• McCann is now 8-for-13 with two home runs, a double, a triple and six RBI in his career against Rays starter Jake Odorizzi. The rest of the Yankees had two singles against Odorizzi tonight. McCann went 3-for-3 against him. “With some people, the numbers stack up,” McCann said. “Sometimes it doesn’t. Tonight I was able to get some pitches up in the zone and not miss it.”
• As a result of his big night, McCann’s batting average jumped from .179 to .250. “I’ve been feeling good at the plate since Opening Day,” he said. “It’s early in the season. A couple of hits fall here and there and it’s a different story. I’ve been feeling good at the plate.”
• Aside from McCann’s triple, the other big hit of the night was Chris Young’s grand slam off Grant Balfour. A grand slam is great,” Young said. “But it’s not what’s in your mind when you’re at the plate, especially the way my at-bat started tonight. I had a couple of bad swings on sliders in the dirt, so I was just trying to grind, battle, try to work a walk, a base hit. He happened to leave one up on me.”
• Young’s was the Yankees’ second grand slam of the season following Stephen Drew’s, which came earlier in the week in Baltimore. It was Young’s third career grand slam. Young, Drew and Mark Teixeira are now tied for the second-most home runs on the team with three apiece.
• After the game, the Rays designated Balfour for assignment. Rough night.
• Brett Gardner made his first start since being hit by a pitch on Monday. He reached base three times and stole a base twice. He has three stolen bases this season, all in the past two days. This was Gardner’s first multi-steal game since May 30 of last year.
• Branden Pinder struck out the first batter he faced in the ninth for his first career strikeout. Pinder said yesterday that he had a lot of family flying to Tampa for this series, so I assume that explains the people going nuts in the stands after that strikeout. It was a rough inning from there — he walked two and had the bases loaded before finally ending it — but Pinder got through it without the Yankees having to bring in Chris Martin, who was getting loose.
• By the way, Pinder was called for a balk in the ninth inning. I didn’t see anything, and Girardi said he had no idea what happened to cause the balk call. “We’re still trying to figure it out,” Girardi said.
• Final word goes to Young: “The biggest thing for all of us today collectively, we were able to make the adjustment off chasing too many pitches and kind of take our walks and put ourselves in a position to have a big inning. I think the biggest thing for us was the walks. Granted, Mac had the big hit, I had a hit as well in a big situation, but the walks kind of put you in that situation. Sooner or later, it’ll catch up to you.”
Associated Press photos
Two years ago, Masahiro Tanaka pitched his final season in Japan and didn’t lose a single game in the regular season. Last year, he came to the United States and got off to such a strong start that he was a Cy Young candidate heading into the month of July.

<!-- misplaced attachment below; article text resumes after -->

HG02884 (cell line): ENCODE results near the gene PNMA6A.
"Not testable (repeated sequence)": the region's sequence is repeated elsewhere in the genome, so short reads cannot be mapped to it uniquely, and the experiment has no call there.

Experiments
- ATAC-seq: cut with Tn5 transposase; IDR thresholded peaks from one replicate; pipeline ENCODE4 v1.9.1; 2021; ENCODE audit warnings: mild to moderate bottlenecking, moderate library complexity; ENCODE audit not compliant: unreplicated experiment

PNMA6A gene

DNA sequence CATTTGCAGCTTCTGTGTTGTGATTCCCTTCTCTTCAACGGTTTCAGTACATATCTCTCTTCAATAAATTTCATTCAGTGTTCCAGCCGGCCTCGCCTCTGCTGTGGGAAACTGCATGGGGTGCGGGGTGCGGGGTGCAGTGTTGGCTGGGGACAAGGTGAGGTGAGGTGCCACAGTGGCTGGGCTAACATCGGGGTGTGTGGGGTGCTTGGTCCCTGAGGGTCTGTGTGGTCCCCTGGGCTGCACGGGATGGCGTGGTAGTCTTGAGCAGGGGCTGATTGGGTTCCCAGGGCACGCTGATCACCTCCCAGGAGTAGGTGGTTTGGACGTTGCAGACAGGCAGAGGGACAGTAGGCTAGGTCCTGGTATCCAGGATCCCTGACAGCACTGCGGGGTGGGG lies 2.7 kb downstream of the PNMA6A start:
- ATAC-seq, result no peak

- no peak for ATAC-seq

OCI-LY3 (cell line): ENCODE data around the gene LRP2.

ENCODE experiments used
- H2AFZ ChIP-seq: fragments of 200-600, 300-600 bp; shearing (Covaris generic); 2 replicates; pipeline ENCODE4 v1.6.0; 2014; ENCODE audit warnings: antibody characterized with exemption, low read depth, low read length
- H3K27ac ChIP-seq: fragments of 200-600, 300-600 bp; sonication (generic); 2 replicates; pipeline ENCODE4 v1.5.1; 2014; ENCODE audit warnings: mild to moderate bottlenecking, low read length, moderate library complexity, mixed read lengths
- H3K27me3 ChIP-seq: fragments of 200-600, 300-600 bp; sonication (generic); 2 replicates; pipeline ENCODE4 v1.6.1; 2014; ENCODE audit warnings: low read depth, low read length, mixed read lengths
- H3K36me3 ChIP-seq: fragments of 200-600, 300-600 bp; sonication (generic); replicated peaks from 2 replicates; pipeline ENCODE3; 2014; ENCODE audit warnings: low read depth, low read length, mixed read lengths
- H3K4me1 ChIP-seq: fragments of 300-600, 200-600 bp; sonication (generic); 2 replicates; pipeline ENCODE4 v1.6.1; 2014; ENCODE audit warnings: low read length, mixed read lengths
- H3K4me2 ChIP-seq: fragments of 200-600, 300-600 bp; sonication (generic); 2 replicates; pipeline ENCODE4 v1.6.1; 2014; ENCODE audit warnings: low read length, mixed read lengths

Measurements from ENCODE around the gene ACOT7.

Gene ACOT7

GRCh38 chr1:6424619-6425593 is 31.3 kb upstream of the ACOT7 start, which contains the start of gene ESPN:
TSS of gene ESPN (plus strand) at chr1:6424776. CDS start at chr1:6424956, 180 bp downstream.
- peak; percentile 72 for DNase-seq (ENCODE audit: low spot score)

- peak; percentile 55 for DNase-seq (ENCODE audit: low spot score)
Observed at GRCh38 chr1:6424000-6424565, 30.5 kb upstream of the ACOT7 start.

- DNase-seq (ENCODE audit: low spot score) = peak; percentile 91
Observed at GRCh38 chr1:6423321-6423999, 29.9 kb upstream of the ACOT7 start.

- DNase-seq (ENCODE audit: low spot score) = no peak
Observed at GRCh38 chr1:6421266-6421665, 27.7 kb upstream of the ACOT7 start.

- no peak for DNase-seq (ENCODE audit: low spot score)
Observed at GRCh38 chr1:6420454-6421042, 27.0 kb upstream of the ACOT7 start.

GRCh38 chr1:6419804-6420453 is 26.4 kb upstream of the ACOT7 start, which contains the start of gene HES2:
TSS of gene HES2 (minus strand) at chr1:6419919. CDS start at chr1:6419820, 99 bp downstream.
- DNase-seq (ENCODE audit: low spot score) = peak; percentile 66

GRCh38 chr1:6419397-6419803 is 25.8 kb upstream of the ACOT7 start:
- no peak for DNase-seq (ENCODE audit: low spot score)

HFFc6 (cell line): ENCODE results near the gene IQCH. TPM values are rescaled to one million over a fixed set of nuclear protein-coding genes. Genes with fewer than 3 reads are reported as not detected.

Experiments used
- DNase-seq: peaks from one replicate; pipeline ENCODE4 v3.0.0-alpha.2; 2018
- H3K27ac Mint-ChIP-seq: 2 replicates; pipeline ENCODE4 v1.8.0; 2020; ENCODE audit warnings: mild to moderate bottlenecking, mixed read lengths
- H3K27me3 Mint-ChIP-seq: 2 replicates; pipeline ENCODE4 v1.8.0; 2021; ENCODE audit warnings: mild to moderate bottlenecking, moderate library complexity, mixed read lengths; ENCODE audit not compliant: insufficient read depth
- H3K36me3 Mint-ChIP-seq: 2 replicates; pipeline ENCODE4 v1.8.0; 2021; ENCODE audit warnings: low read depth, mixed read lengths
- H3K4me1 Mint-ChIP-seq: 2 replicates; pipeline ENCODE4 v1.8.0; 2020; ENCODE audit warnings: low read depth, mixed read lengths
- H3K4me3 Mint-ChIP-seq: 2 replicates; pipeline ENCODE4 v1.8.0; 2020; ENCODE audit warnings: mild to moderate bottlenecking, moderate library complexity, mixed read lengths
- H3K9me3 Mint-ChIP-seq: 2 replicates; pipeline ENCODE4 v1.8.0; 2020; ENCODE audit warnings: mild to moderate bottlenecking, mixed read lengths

This year? Through two starts, Tanaka has a 7.00 ERA, and no one on the Yankees’ pitching staff has allowed more runs.
“It’s not necessarily hard on me,” Tanaka said. “But you always have the ups and downs when you go through a season. What matters the most is how you go about your business when things are not going your way. Right now might not be the best time for me, but I’m trying to make that better.”
Tanaka will make his third start tonight. He’s made it into the middle of April without an injury setback, but he’s also been without his best stuff, and it’s shown in his numbers.
“We really haven’t seen a start where he’s had everything like we saw last year,” manager Joe Girardi said. “I think when you see him have his fastball, slider, split, I think you’ll have a better idea exactly where he’s at.”
Tanaka’s workload was limited in spring training, part of a concerted effort to keep him healthy. The approach was effective in keeping Tanaka on the mound, but it might not have put him in position to open the season as strong as possible.
“Look, we were going to make sure that he was ready to go,” Girardi said. “I think that because it’s a long year, and we want him to make 32 starts. We didn’t necessarily want him to make six starts and be more ready his first start and that’s all we’ve got. You’ve got to make sure that he was ready and that’s why we took our time. It’s a long year.”
Tanaka said basically the same thing: that it’s a long season, and it’s perfectly normal for a starting pitcher to still be gaining arm strength at this time of year. While Tanaka’s average velocity isn’t far from what it was last season, it’s worth noting that he actually threw harder last April than in any other month last season.
Ultimately, the decisions have been made. Forgoing surgery. Holding back in spring training. Those choices can’t change, but the Yankees are banking on results beginning to change as long as Tanaka stays healthy. If they keep sending him to the mound, the Yankees believe Tanaka will put it all together again.
“I’m trying to get there,” he said. “Still working on it, I should say. Just trying to build that strength and get to where I want to be. … Obviously, ultimately, that’s where you want to get, but it’s not as easy as it (sounds). We’ll see where the game goes, where my stuff is at, and I’ll make adjustments accordingly as needed.”